Madonna's on the November cover of Bazaar, and inside, there's an essay she's written about herself, as she looks back on a 30-year career, starting with the years before she became famous.
Of her high school days, Madonna writes:
…Growing up in a suburb in the Midwest was all I needed to understand that the world was divided into two categories: people who followed the status quo and played it safe, and people who threw convention out the window and danced to the beat of a different drum. I hurled myself into the second category, and soon discovered that being a rebel and not conforming doesn't make you very popular. In fact, it does the opposite. You are viewed as a suspicious character. A troublemaker. Someone dangerous.
When you're 15, this can feel a little uncomfortable. Teenagers want to fit in on one hand and be rebellious on the other. Drinking beer and smoking weed in the parking lot of my high school was not my idea of being rebellious, because that's what everybody did. And I never wanted to do what everybody did. I thought it was cooler to not shave my legs or under my arms. I mean, why did God give us hair there anyways? Why didn't guys have to shave there? Why was it accepted in Europe but not in America? No one could answer my questions in a satisfactory manner, so I pushed the envelope even further. I refused to wear makeup and tied scarves around my head like a Russian peasant. I did the opposite of what all the other girls were doing, and I turned myself into a real man repeller. I dared people to like me and my nonconformity.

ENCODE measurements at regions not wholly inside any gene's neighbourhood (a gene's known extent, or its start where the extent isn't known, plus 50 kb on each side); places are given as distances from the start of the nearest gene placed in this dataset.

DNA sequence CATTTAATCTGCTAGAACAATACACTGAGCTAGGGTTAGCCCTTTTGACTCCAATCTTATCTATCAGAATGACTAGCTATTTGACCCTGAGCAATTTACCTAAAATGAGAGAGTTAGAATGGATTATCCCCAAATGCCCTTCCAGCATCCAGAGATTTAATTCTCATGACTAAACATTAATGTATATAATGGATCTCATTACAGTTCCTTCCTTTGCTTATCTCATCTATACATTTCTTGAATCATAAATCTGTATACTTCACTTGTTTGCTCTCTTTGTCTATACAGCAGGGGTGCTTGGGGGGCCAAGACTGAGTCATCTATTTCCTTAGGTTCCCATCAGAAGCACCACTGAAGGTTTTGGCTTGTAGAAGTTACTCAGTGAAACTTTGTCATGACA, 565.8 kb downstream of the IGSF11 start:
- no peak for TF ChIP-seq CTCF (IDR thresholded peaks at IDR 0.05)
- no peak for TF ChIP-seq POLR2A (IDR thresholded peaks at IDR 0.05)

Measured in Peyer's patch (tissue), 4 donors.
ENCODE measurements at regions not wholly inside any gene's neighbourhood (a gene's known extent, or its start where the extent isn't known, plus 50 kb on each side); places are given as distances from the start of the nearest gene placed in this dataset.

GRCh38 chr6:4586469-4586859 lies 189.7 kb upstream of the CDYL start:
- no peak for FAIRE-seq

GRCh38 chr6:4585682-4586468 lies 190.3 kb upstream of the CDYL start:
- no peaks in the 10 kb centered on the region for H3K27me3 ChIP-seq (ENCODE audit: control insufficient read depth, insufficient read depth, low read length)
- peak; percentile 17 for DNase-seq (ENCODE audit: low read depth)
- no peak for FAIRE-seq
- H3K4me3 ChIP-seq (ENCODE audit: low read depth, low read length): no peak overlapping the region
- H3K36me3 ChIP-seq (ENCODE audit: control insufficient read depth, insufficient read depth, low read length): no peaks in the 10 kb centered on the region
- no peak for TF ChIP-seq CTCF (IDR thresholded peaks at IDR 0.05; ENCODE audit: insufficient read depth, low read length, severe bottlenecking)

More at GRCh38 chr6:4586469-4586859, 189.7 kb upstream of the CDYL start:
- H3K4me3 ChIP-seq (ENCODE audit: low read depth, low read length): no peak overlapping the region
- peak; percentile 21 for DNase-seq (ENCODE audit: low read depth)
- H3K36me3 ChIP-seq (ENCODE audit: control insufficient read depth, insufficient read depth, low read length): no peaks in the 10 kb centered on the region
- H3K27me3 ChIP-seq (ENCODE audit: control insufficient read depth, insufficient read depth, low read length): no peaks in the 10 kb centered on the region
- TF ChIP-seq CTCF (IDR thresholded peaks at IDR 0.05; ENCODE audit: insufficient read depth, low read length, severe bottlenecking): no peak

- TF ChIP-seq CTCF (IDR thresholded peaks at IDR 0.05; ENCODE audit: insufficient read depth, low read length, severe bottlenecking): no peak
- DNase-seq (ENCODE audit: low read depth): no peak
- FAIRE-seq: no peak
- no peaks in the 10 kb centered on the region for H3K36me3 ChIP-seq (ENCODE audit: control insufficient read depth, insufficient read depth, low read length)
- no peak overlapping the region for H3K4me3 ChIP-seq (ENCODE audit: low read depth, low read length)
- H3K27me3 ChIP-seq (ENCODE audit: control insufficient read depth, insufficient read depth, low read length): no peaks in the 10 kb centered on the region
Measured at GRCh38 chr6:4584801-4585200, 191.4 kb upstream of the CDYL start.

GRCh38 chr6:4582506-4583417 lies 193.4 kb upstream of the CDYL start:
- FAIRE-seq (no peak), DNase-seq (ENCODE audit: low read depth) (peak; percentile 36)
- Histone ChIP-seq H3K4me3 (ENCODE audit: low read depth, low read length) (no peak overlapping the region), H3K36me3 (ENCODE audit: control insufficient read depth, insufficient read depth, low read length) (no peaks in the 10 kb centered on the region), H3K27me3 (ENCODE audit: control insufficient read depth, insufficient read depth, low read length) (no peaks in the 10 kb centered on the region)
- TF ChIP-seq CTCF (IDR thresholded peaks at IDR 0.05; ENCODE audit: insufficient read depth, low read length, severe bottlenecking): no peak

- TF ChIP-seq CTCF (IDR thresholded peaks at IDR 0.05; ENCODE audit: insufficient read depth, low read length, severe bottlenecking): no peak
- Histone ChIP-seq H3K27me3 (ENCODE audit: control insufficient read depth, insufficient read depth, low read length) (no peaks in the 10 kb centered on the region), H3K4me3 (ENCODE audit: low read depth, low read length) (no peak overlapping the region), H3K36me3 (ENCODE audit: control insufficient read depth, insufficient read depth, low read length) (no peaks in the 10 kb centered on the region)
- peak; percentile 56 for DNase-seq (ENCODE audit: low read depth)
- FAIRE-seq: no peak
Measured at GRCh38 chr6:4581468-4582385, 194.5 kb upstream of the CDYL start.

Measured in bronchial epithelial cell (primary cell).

Since she was marching to the beat of her own drummer, in the late '70s, she moved to New York, where she felt she could "become a REAL artist," and express herself in a "city of nonconformists." It was a rough, rude awakening:
New York wasn't everything I thought it would be. It did not welcome me with open arms. The first year, I was held up at gunpoint. Raped on the roof of a building I was dragged up to with a knife in my back, and had my apartment broken into three times. I don't know why; I had nothing of value after they took my radio the first time.
Horrifying. Still, she found fuel, energy, the drive to move forward:
And all the homeless people on the street. This wasn't anything I prepared for in Rochester, Michigan. Trying to be a professional dancer, paying my rent by posing nude for art classes, staring at people staring at me naked. Daring them to think of me as anything but a form they were trying to capture with their pencils and charcoal. I was defiant. Hell-bent on surviving. On making it. But it was hard and it was lonely, and I had to dare myself every day to keep going. Sometimes I would play the victim and cry in my shoe box of a bedroom with a window that faced a wall, watching the pigeons shit on my windowsill. And I wondered if it was all worth it, but then I would pull myself together and look at a postcard of Frida Kahlo taped to my wall, and the sight of her mustache consoled me. Because she was an artist who didn't care what people thought. I admired her. She was daring. People gave her a hard time. Life gave her a hard time. If she could do it, then so could I.
The 55-year-old also touches on her marriages, her adoptions and Kabbalah; the entire piece is worth your while.